Here are the most popular posts for the month, with the number of views.  There seems to be a lot of interest in getting involved in stock investing by newcomers, given the interest in “How Much Money Do I Need to Invest in Stocks.”   There is also concern about inflation and risk.  Given the low interest rates and frothy markets, these are good things to worry about.

How Much Money Do I Need to Invest in Stocks? 189
How Inflation Affects the Stock Market 95
Making the Most with $2,000 in Investing 58
How an Investor Can Reduce Risk 51
How to Reduce Your Risk when Investing in Stocks 44
Why Do Stocks Sometimes Go Down on Good Earnings? 40
Why High Beta Stocks have Higher Returns 35
Stock Price and Earnings – How Current and Future Earnings Affect Stock Price 31
Capitalism and the Office Microwave 28
Should I Borrow Against a Paid-Off House to Invest 28
What Poor People Say; What Rich People Say 27

 

Please contact me via vtsioriginal@yahoo.com or leave a comment.

Follow me on Twitter to get news about new articles and find out what I’m investing in.  @SmallIvy_SI

Disclaimer: This blog is not meant to give financial planning or tax advice.  It gives general information on investment strategy, picking stocks, and generally managing money to build wealth. It is not a solicitation to buy or sell stocks or any security. Financial planning advice should be sought from a certified financial planner, which the author is not. Tax advice should be sought from a CPA.  All investments involve risk and the reader as urged to consider risks carefully and seek the advice of experts if needed before investing.

Why Small Stocks Do Better than Large Stocks


Looking at returns since the 1920’s, small cap stocks have done better than large caps by about two percentage points.  This is not to say that they always do better during any given period of time.  In fact, there will often be cycles where small caps will beat large caps, then large caps will beat up on small caps for a while.  Over long periods of time, however — like 50 years — small caps will win out.  So what gives?

Remember that the pricing of securities is all about risk and return.  The greater the risk for a given security, the more return investors require before they will purchase them.  For stocks, the lower the price relative to the potential earnings, the greater the return when earnings are met.  This means small stocks will be priced lower – relative to expected earnings – than will large cap stocks.

Greater risk also means, however, that there is a greater chance that any given small cap company will go out of business than that any given large company will do the same.  If there is a downturn in the economy, large companies like GE can sell off divisions, lay people off, and draw from cash reserves to stay alive.  They are also able to get loans fairly easily since people expect them to be able to pay them back.  Small companies may only make one or two products and just make payroll each month, so a downturn may wipe them out.

Because these stocks are priced for a higher return, a basket of them, over a long period of time, will outperform large cap stocks.  The small caps, after all, have a lot more room to expand and grow than do the large caps.  It is really difficult for Coal-Cola to double earnings.  It is relatively easy for a restaurant franchise just starting out.  The trouble is figuring out which stock will become the next giant and which will fizzle out.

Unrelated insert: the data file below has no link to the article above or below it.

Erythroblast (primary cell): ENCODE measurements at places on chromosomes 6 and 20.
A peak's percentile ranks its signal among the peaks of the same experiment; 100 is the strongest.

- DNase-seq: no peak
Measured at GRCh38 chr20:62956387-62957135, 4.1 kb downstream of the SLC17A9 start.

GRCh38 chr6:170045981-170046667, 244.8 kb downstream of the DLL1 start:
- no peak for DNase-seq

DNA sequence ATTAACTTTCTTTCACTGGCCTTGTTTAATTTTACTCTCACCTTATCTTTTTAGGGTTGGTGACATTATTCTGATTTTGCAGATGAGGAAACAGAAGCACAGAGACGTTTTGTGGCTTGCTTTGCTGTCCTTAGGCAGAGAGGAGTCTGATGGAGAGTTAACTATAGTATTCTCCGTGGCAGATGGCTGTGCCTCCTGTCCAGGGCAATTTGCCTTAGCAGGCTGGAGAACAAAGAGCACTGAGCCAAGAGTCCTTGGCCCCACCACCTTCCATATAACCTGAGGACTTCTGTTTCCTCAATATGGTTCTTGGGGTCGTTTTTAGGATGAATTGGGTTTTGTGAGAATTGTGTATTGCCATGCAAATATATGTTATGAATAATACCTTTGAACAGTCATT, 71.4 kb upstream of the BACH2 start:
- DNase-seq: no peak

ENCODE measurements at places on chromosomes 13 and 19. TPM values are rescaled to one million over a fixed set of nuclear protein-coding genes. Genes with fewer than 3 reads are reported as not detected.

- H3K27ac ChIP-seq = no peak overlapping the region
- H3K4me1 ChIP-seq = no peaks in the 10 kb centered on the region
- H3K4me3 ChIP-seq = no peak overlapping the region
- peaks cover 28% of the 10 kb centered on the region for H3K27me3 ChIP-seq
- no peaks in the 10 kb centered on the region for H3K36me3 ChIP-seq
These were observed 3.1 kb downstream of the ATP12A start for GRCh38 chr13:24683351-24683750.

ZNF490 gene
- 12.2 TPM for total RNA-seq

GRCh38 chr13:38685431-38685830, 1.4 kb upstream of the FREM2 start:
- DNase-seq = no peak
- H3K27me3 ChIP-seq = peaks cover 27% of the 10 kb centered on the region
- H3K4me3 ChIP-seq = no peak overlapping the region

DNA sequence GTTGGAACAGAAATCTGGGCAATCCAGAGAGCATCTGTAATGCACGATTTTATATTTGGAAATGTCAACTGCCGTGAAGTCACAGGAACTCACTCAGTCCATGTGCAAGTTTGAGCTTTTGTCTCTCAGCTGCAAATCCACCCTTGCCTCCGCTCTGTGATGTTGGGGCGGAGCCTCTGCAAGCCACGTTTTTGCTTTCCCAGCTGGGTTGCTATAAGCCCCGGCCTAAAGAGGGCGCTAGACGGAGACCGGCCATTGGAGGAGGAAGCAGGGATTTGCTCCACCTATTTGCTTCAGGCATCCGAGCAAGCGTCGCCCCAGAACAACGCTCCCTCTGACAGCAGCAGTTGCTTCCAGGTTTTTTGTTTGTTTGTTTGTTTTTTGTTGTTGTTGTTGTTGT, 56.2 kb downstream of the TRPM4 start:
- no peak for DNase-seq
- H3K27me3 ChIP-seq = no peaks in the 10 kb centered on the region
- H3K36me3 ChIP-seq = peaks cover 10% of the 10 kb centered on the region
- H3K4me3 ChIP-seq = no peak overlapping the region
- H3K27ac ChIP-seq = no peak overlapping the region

To decrease risk, one can buy a whole basket of these small caps, rather than trying to pick individual stocks.  This is done by buying a mutual fund that invests in small caps. (Look for names like aggressive growth, small cap or micro cap in the name.  Also, check the box which tells the size of stocks and investing strategy (value or growth) in the prospectus for the fund.)  You can also purchase an index fund such as the Vanguard Small Cap Index Fund.

This is not to say that you should only have small caps in your portfolio.  Because other segments of the market will outperform small caps some of the time, it is good to include some large caps as well.  As you get closer to needing the money, and have more money to protect, buying more of the larger companies is wise wince this will decrease the chances of large losses during market downturns, as will diversifying into income assets.

Please contact me via vtsioriginal@yahoo.com or leave a comment.

Follow me on Twitter to get news about new articles and find out what I’m investing in.  @SmallIvy_SI

Disclaimer: This blog is not meant to give financial planning or tax advice.  It gives general information on investment strategy, picking stocks, and generally managing money to build wealth. It is not a solicitation to buy or sell stocks or any security. Financial planning advice should be sought from a certified financial planner, which the author is not. Tax advice should be sought from a CPA.  All investments involve risk and the reader as urged to consider risks carefully and seek the advice of experts if needed before investing.